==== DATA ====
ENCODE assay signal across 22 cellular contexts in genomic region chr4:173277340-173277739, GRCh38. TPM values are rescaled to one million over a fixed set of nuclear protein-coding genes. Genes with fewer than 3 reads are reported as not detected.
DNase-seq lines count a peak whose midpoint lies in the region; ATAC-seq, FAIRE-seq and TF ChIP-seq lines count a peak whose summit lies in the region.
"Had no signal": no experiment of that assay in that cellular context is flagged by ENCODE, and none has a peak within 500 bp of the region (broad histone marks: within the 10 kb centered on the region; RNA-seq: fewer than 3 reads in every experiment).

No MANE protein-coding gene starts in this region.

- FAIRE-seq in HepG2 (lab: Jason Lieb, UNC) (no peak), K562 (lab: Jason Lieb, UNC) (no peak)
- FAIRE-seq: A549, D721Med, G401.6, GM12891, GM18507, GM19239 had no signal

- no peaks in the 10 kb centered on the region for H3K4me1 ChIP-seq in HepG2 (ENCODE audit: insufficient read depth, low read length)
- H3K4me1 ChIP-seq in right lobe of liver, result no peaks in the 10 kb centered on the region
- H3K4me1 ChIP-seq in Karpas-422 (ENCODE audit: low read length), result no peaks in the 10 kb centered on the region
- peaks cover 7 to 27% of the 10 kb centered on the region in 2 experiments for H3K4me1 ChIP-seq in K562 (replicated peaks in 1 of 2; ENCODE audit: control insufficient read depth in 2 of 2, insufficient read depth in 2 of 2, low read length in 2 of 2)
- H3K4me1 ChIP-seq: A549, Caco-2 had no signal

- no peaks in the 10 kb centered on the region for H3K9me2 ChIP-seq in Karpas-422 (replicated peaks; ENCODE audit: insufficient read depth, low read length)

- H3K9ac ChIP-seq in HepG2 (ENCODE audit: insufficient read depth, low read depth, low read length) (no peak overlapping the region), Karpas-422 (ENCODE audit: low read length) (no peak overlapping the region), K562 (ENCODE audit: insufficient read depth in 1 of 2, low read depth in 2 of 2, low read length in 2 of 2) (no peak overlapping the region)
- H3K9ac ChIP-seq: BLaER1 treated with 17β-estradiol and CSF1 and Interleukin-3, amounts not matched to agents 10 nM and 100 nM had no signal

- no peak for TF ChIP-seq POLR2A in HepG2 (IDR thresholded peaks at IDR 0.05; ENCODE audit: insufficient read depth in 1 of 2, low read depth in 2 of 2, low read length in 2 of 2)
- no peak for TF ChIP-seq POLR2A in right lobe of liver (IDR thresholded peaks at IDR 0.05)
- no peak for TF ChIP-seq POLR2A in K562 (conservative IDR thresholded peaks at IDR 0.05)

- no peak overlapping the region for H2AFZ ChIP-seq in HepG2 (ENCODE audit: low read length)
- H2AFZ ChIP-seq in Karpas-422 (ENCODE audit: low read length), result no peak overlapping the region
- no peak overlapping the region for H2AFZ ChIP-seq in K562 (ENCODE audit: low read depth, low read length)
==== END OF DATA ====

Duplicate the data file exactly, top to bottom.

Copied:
ENCODE assay signal across 22 cellular contexts in genomic region chr4:173277340-173277739, GRCh38. TPM values are rescaled to one million over a fixed set of nuclear protein-coding genes. Genes with fewer than 3 reads are reported as not detected.
DNase-seq lines count a peak whose midpoint lies in the region; ATAC-seq, FAIRE-seq and TF ChIP-seq lines count a peak whose summit lies in the region.
"Had no signal": no experiment of that assay in that cellular context is flagged by ENCODE, and none has a peak within 500 bp of the region (broad histone marks: within the 10 kb centered on the region; RNA-seq: fewer than 3 reads in every experiment).

No MANE protein-coding gene starts in this region.

- FAIRE-seq in HepG2 (lab: Jason Lieb, UNC) (no peak), K562 (lab: Jason Lieb, UNC) (no peak)
- FAIRE-seq: A549, D721Med, G401.6, GM12891, GM18507, GM19239 had no signal

- no peaks in the 10 kb centered on the region for H3K4me1 ChIP-seq in HepG2 (ENCODE audit: insufficient read depth, low read length)
- H3K4me1 ChIP-seq in right lobe of liver, result no peaks in the 10 kb centered on the region
- H3K4me1 ChIP-seq in Karpas-422 (ENCODE audit: low read length), result no peaks in the 10 kb centered on the region
- peaks cover 7 to 27% of the 10 kb centered on the region in 2 experiments for H3K4me1 ChIP-seq in K562 (replicated peaks in 1 of 2; ENCODE audit: control insufficient read depth in 2 of 2, insufficient read depth in 2 of 2, low read length in 2 of 2)
- H3K4me1 ChIP-seq: A549, Caco-2 had no signal

- no peaks in the 10 kb centered on the region for H3K9me2 ChIP-seq in Karpas-422 (replicated peaks; ENCODE audit: insufficient read depth, low read length)

- H3K9ac ChIP-seq in HepG2 (ENCODE audit: insufficient read depth, low read depth, low read length) (no peak overlapping the region), Karpas-422 (ENCODE audit: low read length) (no peak overlapping the region), K562 (ENCODE audit: insufficient read depth in 1 of 2, low read depth in 2 of 2, low read length in 2 of 2) (no peak overlapping the region)
- H3K9ac ChIP-seq: BLaER1 treated with 17β-estradiol and CSF1 and Interleukin-3, amounts not matched to agents 10 nM and 100 nM had no signal

- no peak for TF ChIP-seq POLR2A in HepG2 (IDR thresholded peaks at IDR 0.05; ENCODE audit: insufficient read depth in 1 of 2, low read depth in 2 of 2, low read length in 2 of 2)
- no peak for TF ChIP-seq POLR2A in right lobe of liver (IDR thresholded peaks at IDR 0.05)
- no peak for TF ChIP-seq POLR2A in K562 (conservative IDR thresholded peaks at IDR 0.05)

- no peak overlapping the region for H2AFZ ChIP-seq in HepG2 (ENCODE audit: low read length)
- H2AFZ ChIP-seq in Karpas-422 (ENCODE audit: low read length), result no peak overlapping the region
- no peak overlapping the region for H2AFZ ChIP-seq in K562 (ENCODE audit: low read depth, low read length)